Kevin Cameron

TIIF. 1NTAKF. PORTS OF FOUR-STROKF. engines began as incidental plumbing but evolved into the beautiful shapes we see today, which are essential to high performance.

Early racing engines had complex manifolds featuring many flow-impeding right-angle bends, necessary to allow one or two carburetors to serve four or more cylinders. In the heads themselves, ports began as matters of convenience, put wherever they would not interfere with important things like head bolts, valve-spring seats or water passages. Try drawing a cylinder head with room for all these things and you'll quickly see the problems. On motorcycle engines, ports were given whatever shape would allow the carburetor to fit under the fuel tank. As airflow through the valve seat was typically down into the cylinder, that required curving the port.

In the 1920s, engineers and tuners began to wonder why, among groups of supposedly identical production engines, one or two might give outstanding performance while the rest would be down several horsepower from the best. In aviation and in racing, formal measurement of airflow began to supply answers. Some of the first answers had to do with the details of valve seating.

The valve seat is typically cut at 45 degrees as a compromise between the need to make the valve self-centering and to turn the flow by the least amount. How should the intake flow approach the seat? One early school of thought was to "hog 'em out"—enlarging the port right to the edge of the 45-degree seat. Big is good, right? But air flowing along the port must then make a sudden 45-degree turn at the edge of the seat, and it can't do this.

Why not? It's the same situation as the flow over the top of the wing of an airplane whose nose is pulled up too steeply. Unable to make this much of a turn so abruptly, the flow separates from the top of the wing, whose upper surface is now covered by random turbulence instead of smooth airflow. The airplane stalls. In an intake-valve port, this separation at the inner edge of the seat means that only part of the valve's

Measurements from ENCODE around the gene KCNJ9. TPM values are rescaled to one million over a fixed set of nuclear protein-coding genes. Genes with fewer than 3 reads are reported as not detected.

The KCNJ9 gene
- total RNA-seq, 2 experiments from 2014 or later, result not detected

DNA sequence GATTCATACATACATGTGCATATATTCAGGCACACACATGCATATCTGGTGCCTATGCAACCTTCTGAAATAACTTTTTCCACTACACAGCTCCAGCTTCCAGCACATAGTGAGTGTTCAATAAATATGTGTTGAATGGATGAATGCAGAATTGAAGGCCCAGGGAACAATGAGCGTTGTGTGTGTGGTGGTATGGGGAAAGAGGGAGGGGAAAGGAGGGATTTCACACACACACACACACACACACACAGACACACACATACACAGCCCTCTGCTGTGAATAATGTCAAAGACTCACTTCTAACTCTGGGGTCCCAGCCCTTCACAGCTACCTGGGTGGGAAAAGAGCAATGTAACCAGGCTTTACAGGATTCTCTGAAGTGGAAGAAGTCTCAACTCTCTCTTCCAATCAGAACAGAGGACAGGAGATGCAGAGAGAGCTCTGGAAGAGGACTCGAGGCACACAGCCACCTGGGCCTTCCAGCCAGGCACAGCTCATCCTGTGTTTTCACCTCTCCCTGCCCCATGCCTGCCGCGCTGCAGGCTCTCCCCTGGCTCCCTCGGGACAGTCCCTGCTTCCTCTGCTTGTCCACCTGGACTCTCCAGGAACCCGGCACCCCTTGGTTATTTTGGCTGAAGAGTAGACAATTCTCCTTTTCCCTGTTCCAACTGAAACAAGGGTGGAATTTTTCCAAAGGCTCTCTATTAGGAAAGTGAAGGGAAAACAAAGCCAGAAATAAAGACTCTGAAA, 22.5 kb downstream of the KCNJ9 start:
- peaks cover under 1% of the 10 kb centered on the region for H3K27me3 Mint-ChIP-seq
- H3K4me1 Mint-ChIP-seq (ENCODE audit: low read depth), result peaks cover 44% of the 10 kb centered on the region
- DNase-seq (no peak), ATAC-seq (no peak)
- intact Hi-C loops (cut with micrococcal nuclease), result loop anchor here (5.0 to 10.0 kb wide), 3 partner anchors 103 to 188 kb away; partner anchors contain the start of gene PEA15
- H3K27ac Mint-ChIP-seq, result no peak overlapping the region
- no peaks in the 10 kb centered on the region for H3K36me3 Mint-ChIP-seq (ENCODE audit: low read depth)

opening is occupied by flowing air, and the rest is blocked by the separated region of turbulent flow. Any too-sudden change of direction, anywhere in a port, can have the same effect.

In a 1936 study, the NACA (predecessor of NASA) found that more flow resulted from making the port smaller just before the seat, so that the turn onto the seat can be made into a smooth radius that the flow can follow. Making the port smaller in this way does somewhat restrict flow at that point, but it increases flow greatly across the seat. The compromise between these two effects comes at a port size that is 85 percent of the diameter of the valve head.

In production, costs rise with the number of machining operations, so this smoothly radiused flare of the port out to the valve seat was roughly approximated by cutting three angles— an inner cut, the 45-degree itself and a top cut to join the seat to the inside of the combustion chamber. Just as you'd expect, there was some flow separation where each cut joined the next, so racers began to refine this by cutting "five-angle" seats instead—in which each angle change was smaller, producing less flow separation.